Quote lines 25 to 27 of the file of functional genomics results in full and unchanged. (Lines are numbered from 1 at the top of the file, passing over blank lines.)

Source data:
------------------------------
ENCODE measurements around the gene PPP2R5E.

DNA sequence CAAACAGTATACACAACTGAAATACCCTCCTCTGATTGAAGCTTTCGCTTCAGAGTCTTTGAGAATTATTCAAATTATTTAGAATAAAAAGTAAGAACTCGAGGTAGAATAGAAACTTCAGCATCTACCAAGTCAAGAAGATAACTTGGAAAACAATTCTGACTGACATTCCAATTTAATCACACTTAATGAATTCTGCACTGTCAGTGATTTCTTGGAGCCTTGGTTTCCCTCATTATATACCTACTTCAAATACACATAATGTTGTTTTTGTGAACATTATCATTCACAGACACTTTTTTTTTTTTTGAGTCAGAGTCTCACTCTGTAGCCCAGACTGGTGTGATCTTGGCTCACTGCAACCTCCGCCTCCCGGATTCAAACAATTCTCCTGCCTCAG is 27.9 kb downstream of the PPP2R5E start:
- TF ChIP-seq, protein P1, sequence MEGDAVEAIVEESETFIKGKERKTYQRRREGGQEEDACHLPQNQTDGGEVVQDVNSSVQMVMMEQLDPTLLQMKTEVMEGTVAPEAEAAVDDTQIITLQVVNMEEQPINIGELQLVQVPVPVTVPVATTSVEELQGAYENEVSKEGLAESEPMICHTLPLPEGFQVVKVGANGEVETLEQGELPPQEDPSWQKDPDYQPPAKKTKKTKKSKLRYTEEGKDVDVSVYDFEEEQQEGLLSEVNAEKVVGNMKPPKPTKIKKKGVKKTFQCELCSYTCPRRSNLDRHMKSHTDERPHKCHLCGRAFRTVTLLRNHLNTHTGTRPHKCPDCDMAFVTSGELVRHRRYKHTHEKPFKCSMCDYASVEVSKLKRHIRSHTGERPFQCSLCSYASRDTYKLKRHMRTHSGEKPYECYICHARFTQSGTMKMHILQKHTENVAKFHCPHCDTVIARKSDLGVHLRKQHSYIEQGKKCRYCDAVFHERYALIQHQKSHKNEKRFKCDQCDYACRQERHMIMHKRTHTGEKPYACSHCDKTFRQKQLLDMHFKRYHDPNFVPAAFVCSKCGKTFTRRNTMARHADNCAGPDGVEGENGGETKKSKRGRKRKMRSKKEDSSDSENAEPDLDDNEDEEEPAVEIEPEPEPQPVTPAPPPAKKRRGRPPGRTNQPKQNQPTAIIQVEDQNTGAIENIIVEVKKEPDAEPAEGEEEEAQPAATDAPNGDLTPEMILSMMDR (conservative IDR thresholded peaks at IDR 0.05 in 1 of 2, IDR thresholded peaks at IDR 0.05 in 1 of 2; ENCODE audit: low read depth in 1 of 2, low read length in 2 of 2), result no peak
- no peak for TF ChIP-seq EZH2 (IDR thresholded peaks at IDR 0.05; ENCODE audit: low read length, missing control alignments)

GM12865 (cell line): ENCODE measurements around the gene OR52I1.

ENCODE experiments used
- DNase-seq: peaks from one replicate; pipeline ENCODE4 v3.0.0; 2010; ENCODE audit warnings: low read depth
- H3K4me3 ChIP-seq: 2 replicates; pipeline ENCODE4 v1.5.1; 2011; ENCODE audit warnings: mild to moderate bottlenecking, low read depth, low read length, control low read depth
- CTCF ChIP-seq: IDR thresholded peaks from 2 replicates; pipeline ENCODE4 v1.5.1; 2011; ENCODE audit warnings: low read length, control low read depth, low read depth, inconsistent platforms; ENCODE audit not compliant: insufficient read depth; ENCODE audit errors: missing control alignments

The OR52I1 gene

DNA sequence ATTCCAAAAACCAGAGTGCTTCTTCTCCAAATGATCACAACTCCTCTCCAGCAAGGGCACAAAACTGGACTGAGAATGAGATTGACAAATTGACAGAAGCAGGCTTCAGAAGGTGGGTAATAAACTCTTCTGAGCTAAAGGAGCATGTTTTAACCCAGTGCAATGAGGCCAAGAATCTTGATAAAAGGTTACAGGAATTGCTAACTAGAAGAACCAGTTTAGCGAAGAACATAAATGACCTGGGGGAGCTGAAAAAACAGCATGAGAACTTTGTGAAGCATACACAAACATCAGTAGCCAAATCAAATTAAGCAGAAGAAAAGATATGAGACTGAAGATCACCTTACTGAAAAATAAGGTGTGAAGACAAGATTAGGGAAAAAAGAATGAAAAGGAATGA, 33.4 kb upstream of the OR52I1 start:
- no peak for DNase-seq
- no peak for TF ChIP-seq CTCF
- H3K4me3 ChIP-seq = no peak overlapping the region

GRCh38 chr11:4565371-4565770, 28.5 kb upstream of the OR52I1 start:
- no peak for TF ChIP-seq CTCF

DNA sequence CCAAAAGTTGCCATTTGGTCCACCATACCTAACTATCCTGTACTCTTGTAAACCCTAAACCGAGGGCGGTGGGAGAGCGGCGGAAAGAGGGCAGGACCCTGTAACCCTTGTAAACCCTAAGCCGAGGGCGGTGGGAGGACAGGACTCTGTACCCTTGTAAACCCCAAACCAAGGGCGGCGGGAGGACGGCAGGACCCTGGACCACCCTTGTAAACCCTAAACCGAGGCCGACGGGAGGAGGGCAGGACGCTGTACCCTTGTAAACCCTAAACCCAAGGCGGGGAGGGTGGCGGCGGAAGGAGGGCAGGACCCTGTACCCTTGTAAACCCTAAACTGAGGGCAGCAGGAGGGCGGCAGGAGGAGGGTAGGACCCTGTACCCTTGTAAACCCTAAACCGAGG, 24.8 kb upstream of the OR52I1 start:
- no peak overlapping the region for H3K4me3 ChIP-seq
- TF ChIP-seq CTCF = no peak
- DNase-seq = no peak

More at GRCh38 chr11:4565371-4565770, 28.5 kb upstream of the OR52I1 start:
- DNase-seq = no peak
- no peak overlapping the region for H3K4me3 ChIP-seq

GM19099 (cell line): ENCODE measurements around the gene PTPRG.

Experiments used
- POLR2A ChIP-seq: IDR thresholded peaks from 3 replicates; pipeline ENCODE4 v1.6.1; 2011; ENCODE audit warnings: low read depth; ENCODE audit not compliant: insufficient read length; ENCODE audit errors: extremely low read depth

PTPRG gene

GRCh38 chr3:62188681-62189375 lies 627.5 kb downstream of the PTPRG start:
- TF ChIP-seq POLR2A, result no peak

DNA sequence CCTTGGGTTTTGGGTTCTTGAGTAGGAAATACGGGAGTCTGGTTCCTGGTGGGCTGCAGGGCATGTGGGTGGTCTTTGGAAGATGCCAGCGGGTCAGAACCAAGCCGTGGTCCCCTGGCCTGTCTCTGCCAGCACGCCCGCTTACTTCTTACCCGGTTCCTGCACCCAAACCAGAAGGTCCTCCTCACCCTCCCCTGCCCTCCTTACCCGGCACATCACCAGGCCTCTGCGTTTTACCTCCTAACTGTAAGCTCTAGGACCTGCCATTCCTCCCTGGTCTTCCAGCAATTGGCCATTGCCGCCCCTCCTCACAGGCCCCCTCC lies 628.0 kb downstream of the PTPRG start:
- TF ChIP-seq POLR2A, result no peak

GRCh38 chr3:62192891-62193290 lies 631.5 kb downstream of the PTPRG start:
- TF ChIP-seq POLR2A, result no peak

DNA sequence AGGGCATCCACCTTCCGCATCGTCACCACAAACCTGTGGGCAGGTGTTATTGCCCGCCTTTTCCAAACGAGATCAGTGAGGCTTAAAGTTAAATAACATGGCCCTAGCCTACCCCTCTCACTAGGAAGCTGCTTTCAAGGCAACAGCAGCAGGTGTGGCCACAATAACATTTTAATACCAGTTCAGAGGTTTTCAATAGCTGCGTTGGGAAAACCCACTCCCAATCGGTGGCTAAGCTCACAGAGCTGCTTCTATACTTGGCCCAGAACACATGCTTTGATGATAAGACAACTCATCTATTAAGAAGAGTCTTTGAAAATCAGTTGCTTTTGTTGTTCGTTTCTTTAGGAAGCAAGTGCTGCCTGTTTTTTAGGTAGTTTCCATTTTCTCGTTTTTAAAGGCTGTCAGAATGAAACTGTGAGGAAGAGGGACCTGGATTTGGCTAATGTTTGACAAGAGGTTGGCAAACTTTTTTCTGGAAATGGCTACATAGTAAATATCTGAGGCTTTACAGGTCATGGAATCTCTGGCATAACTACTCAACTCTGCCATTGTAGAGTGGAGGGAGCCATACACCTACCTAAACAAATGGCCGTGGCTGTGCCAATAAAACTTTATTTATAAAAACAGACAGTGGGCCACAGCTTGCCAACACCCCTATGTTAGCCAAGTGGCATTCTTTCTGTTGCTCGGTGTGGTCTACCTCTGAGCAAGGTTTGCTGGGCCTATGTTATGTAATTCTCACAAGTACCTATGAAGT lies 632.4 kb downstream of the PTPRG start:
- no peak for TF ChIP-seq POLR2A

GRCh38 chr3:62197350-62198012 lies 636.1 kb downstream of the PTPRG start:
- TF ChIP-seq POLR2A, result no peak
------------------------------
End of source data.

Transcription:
Experiments used
- POLR2A ChIP-seq: IDR thresholded peaks from 3 replicates; pipeline ENCODE4 v1.6.1; 2011; ENCODE audit warnings: low read depth; ENCODE audit not compliant: insufficient read length; ENCODE audit errors: extremely low read depth

PTPRG gene